Copyright ©2009 NPR. For personal, noncommercial use only. See Terms of Use. For other uses, prior permission required.

ALEX COHEN, host:

This is Day to Day from NPR News. I'm Alex Cohen.

MADELEINE BRAND, host:

I'm Madeleine Brand. Check out this dramatic statistic. A population that has declined by 90 percent. I'm talking about African lions. Today, scientists estimate that no more than 30,000 of them remain. Reporter Alex Chadwick traveled to Kenya. He has more on the effort to save the king of the wild beasts.

(Soundbite of a roaring lion)

ALEX CHADWICK: Maybe it is the wild that's really going extinct. Lions are simply the best expression of wildness. Wild lions could be gone in Kenya in 20 years. They'd still be in game parks and reserves. That's not what wild means.

Mr. SEAMUS MCLENNAN (Kilimanjaro Lion Conservation Project): Lions are not animals that belong in a zoo. They're not even animals that belong inside a national park necessarily.

CHADWICK: Seamus McLennan runs the Kilimanjaro Lion Conservation Project, part of "Living with Lions." We link to them at npr.org.

Mr. MCLENNAN: Animals that people have lived with for centuries.

CHADWICK: For five years, Seamus has lived at a small camp in a dry region of southern Kenya on the edge of a Maasai group ranch called Mbirikani. He studies lions, how they live and die.

Mr. MCLENNAN: Every lion death that I have recorded has been due to people. In other words, I have observed no natural deaths of lions. Every single dead lion is because of people.

(Soundbite of singing)

CHADWICK: That lions exist here at all is due to the traditional practices of the Maasai people. They celebrate lions in song and dance, and sometimes they kill them.

(Soundbite of singing)

CHADWICK: This Maasai area is about 500 square miles. They live on it almost exactly as their ancestors did many generations ago. The entire vast area is lightly forested, undeveloped, unfenced range for grazing cattle and goats. It's home to wild game too, everything from antelope to elephants - and lions.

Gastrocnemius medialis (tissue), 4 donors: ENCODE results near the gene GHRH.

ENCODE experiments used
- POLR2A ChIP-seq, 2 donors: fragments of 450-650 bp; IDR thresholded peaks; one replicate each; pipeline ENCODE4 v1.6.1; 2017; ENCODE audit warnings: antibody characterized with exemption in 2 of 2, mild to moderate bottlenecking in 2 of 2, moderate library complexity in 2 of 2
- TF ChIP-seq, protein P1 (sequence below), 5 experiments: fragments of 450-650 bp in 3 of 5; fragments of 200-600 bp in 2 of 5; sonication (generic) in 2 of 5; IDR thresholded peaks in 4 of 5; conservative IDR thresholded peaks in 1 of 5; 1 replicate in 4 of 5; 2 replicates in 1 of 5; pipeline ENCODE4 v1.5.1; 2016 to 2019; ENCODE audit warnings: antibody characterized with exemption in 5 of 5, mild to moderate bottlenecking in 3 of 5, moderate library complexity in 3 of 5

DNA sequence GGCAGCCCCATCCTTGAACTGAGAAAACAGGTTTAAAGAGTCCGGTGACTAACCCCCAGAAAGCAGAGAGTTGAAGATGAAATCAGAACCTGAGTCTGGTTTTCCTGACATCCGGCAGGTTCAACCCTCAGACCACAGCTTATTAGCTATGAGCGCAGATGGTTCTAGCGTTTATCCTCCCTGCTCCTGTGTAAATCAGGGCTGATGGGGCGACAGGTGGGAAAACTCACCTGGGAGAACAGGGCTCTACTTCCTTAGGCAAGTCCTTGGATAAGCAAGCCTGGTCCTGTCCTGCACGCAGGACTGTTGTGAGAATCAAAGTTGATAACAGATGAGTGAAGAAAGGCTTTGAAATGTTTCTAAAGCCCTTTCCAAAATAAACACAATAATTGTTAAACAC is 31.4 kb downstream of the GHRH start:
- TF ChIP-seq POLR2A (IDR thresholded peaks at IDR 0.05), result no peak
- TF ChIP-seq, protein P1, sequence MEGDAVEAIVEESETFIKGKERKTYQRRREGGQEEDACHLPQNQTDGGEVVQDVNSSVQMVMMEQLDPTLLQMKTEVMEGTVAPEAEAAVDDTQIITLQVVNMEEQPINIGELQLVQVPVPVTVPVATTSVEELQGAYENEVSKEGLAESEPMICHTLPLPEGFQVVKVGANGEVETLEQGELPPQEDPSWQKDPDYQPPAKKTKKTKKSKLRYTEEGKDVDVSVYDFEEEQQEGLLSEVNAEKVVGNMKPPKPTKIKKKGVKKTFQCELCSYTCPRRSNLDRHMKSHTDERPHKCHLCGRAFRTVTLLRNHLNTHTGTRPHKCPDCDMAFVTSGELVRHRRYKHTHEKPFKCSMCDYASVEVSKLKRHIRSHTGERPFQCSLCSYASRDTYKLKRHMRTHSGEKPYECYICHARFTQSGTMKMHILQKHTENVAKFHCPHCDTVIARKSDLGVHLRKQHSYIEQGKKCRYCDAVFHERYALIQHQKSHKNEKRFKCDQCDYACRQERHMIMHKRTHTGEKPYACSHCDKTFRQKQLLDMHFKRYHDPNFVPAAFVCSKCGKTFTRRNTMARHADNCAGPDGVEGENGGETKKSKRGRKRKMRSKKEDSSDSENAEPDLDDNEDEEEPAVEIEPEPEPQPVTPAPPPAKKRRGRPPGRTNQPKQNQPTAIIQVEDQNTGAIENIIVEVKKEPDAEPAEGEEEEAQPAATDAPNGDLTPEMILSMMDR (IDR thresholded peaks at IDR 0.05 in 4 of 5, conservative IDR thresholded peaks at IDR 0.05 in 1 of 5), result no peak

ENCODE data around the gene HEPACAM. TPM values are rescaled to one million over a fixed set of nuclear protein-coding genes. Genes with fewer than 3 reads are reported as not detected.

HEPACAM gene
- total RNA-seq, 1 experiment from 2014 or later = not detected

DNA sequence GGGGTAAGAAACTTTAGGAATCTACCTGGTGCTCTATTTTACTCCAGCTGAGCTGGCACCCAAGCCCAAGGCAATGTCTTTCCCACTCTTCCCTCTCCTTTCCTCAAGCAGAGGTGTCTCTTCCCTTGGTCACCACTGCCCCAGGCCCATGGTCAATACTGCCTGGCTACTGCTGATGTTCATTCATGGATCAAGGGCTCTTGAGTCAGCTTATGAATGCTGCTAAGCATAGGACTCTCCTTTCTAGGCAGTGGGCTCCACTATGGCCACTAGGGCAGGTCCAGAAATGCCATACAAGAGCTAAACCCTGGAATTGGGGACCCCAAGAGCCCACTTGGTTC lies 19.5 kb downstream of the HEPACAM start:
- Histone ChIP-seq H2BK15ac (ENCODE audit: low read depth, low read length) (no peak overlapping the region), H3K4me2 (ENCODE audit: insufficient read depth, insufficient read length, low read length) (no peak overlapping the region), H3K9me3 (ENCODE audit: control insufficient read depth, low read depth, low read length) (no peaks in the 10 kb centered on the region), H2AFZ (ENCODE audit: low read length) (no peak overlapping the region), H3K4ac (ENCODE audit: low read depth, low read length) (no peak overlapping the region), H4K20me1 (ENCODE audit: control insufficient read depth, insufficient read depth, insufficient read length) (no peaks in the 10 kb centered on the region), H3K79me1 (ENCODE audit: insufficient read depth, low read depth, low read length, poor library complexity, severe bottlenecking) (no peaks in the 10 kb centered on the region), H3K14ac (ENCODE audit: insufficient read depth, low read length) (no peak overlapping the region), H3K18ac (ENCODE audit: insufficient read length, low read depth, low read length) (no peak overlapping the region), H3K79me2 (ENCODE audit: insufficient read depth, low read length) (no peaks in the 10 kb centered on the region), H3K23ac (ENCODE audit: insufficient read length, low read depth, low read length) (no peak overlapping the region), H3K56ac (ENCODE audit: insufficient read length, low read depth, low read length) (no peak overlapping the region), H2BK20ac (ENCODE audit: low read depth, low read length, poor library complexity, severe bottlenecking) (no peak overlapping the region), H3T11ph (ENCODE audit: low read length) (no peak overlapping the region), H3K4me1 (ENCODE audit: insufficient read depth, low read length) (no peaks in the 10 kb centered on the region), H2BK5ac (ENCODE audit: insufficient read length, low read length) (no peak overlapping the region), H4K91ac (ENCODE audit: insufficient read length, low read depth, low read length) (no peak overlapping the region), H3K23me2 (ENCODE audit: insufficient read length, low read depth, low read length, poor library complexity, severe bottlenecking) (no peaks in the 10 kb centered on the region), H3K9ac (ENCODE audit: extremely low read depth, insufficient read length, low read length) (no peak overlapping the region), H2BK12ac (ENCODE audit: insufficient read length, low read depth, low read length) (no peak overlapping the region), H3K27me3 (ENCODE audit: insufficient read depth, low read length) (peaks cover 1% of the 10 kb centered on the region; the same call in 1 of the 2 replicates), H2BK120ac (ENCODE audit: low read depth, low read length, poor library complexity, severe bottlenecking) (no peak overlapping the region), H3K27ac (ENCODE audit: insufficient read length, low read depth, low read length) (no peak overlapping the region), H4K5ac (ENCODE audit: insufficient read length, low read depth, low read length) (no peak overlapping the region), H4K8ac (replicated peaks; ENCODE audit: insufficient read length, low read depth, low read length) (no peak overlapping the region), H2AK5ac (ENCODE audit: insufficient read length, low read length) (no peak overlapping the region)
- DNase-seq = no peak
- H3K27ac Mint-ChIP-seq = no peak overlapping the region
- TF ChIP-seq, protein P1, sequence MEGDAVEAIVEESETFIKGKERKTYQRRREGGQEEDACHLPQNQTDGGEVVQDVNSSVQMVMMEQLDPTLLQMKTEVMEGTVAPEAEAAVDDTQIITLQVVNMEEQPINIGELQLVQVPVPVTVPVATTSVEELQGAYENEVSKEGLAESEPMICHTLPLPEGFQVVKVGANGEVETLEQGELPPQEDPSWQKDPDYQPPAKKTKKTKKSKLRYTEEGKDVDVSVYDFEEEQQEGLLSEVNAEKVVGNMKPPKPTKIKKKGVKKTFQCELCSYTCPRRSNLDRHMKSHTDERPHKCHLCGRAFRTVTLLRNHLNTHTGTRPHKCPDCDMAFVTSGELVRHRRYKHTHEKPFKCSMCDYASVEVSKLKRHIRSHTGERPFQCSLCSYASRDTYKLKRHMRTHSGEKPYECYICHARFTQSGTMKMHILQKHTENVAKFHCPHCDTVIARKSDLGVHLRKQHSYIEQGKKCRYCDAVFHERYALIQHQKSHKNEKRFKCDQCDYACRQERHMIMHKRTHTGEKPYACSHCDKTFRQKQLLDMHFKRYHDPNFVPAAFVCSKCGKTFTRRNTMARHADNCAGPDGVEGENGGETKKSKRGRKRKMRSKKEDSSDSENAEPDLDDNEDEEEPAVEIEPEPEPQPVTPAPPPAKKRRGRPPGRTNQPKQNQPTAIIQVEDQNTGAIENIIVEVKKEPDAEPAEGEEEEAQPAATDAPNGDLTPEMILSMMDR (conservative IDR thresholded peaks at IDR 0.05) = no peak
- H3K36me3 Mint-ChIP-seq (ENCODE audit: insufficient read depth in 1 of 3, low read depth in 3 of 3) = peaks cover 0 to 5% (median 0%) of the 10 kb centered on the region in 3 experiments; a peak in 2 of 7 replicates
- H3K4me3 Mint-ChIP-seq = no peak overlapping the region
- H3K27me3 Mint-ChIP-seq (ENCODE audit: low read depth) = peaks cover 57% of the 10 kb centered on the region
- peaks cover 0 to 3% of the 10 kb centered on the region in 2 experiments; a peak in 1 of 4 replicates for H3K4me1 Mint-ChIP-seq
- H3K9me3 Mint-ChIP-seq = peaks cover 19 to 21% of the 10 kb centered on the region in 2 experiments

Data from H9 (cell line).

(Soundbite of singing)

CHADWICK: The Maasai are nomadic. They own almost nothing. They measure wealth and status in livestock. And they kill predators because that's what herdsmen do. It's been a ritual of manhood for Maasai warriors to hunt lions with spears.

(Soundbite of singing)

CHADWICK: That is changing among these Maasai with young men like Antony Kasanga (ph) who can shift between maybe the 16th century and the 21st.

Mr. ANTONY KASANGA (Lion Guardian): Well, I did after my school. I went tending cows for two full years.

CHADWICK: Antony went through high school. His father sold cows to pay for it. He learned excellent English and then returned to the ancestral life.

Mr. KASANGA: Every day waking up, going after cows, herding cows. Every day for two years until I got employed.

CHADWICK: He got a job as a lion guardian. This is a program set up by the conservationists a few years ago. They raise money to hire young Maasai men to track the probably eight or 10 lions in this area. The guardians protect the lions, even those that sometimes take a cow or a goat. Crucially, the conservationists have started a program to pay for livestock killed by lions. So, when the guardians hear about an incident, they get to the herders as soon as they can.

Mr. KASANGA: And then the guardians tell them, look here, if you kill a lion, I lose my job, the whole community suffers.

CHADWICK: The guardians don't make much, but each gets the universal status device, a cell phone. And they work together, nine guardians spread over the huge ranch. These jobs matter. The wildlife brings in some tourism. Officials get most of the money, but it helps. One worrying development: someone at a local market offered outsiders lion parts, claws and teeth. The guardians are looking into it. Again, Seamus McLennan of the Kilimanjaro Lion Conservation Project.

Mr. MCLENNAN: The fact that we have lived with wildlife for centuries doesn't really make it any easier. It just means that we know how to do it.

CHADWICK: Do you form some kind of emotional bond with a lion the way...

Mr. MCLENNAN: I do. It's probably not very wise, given the kind of work that I do, which is conflict resolution.

CHADWICK: Because when the conflicts are resolved, they're resolved by the death of the lion.

Mr. MCLENNAN: Yes, correct. I can't always blame them for taking the actions that they do in killing lions and other large carnivores. But on a personal level it does bother me that my study animals are killed.